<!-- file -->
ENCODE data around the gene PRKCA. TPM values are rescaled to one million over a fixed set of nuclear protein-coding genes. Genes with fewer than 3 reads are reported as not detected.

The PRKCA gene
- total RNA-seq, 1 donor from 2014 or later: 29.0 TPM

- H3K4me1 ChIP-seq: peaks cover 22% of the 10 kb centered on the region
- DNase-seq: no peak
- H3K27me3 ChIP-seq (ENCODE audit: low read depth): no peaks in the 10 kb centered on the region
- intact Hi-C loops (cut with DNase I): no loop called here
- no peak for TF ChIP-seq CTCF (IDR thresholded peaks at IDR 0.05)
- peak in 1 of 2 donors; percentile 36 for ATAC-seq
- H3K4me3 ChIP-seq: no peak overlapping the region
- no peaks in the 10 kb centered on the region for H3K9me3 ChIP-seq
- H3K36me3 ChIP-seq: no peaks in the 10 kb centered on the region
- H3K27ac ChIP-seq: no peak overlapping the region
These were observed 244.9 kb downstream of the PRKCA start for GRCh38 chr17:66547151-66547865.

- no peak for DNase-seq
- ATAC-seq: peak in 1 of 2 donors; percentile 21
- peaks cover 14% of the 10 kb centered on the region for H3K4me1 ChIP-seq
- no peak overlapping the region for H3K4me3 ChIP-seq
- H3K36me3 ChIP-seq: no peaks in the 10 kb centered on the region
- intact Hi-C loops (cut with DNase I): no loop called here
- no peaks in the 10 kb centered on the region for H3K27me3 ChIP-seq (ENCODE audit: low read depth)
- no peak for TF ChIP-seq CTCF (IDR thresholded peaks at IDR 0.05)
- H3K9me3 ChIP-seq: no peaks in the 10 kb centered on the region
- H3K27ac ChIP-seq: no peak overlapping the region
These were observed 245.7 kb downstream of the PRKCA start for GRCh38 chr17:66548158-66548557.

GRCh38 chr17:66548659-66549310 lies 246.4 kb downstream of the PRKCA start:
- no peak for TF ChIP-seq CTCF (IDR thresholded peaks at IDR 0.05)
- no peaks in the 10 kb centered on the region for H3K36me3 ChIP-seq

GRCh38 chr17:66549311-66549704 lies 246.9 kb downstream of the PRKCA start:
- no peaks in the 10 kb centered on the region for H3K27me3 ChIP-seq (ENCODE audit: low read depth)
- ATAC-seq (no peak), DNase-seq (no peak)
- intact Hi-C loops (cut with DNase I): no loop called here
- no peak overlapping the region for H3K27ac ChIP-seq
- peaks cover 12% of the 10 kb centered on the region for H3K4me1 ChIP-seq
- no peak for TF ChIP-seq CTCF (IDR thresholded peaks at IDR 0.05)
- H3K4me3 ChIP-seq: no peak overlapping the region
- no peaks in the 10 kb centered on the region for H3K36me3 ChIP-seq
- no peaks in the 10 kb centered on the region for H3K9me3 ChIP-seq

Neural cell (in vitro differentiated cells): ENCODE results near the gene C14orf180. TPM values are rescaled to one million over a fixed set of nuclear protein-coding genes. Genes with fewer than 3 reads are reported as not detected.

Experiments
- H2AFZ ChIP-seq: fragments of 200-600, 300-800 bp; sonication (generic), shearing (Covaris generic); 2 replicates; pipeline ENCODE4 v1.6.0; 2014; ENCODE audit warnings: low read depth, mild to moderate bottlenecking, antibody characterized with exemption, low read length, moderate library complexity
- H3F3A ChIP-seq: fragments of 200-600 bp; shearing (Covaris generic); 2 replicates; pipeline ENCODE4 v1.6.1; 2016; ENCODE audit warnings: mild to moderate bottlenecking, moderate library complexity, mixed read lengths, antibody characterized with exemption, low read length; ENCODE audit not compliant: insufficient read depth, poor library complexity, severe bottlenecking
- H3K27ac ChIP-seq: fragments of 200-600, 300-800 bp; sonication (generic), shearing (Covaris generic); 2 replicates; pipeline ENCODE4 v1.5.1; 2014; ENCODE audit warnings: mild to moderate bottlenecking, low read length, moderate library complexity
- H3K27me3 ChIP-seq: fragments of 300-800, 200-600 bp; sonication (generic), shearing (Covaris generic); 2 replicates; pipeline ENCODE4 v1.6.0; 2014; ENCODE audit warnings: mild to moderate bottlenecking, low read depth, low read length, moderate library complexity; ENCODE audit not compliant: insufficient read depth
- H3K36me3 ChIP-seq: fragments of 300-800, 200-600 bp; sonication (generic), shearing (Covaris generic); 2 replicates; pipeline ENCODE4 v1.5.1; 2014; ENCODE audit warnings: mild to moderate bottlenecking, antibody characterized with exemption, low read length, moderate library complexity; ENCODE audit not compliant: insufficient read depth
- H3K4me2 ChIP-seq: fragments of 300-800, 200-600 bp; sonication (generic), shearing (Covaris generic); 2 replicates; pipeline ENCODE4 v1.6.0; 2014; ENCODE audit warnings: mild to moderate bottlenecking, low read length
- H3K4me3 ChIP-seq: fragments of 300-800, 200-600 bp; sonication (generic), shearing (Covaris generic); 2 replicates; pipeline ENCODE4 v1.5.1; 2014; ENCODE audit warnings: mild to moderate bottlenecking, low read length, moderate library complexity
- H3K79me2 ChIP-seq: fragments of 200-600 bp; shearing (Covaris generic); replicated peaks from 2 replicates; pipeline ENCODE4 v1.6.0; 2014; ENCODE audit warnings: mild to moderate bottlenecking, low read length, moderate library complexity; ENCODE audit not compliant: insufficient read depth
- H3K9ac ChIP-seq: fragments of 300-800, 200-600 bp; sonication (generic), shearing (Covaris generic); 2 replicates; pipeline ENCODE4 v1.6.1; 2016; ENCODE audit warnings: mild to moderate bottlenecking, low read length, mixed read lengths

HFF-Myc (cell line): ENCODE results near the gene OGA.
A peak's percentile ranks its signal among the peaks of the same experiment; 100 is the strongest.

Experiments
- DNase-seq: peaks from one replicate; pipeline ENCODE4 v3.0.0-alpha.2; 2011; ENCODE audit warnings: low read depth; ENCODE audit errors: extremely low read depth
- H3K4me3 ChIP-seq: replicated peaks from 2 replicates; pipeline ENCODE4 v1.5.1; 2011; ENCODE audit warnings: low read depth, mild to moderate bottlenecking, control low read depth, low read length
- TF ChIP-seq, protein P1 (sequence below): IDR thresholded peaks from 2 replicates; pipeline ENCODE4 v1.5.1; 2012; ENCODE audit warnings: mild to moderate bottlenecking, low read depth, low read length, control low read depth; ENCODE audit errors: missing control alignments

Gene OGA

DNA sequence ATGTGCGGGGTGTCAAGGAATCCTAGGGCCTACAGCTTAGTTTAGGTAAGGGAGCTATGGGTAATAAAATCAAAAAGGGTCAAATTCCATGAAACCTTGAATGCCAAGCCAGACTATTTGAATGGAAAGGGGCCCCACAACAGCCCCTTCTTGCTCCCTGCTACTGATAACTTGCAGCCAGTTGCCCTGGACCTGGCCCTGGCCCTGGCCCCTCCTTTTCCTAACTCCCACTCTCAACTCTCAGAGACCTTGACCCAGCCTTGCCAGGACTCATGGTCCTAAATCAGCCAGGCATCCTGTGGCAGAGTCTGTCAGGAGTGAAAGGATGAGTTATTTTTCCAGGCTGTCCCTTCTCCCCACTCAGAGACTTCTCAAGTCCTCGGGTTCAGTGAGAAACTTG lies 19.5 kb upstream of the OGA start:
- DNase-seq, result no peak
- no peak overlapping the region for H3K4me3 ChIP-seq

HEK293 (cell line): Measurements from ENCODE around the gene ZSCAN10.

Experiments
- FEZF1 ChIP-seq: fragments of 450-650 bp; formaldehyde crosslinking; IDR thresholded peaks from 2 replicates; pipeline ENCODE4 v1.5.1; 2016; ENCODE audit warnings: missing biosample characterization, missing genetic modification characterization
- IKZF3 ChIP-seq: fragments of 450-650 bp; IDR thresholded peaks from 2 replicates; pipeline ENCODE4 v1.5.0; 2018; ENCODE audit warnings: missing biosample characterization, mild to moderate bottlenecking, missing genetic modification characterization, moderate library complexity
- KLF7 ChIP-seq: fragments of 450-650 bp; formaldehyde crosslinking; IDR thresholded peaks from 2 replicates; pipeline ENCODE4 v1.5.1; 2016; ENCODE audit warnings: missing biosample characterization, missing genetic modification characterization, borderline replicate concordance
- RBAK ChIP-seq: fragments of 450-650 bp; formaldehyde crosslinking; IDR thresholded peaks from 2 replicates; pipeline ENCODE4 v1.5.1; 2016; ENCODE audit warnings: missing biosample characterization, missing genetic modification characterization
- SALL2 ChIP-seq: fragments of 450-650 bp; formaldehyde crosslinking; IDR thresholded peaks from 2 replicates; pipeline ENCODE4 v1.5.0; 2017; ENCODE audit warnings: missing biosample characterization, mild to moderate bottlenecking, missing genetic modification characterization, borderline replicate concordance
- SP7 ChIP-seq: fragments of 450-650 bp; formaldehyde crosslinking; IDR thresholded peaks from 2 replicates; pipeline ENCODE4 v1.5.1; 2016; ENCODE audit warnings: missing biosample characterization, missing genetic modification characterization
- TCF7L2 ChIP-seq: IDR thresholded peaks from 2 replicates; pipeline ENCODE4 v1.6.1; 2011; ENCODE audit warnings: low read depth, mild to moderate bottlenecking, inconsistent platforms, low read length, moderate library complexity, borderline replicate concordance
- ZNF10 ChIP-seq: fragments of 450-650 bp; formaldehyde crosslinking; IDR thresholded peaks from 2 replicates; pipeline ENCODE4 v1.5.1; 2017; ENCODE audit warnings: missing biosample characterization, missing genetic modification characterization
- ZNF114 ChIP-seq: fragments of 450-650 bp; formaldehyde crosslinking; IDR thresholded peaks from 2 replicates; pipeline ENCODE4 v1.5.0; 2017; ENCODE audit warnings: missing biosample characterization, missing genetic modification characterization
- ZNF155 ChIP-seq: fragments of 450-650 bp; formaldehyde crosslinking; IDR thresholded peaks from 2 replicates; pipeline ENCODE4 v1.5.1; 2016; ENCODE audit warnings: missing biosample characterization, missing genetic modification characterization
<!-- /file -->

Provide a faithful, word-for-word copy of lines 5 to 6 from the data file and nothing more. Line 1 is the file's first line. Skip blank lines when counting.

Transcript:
- DNase-seq: no peak
- H3K27me3 ChIP-seq (ENCODE audit: low read depth): no peaks in the 10 kb centered on the region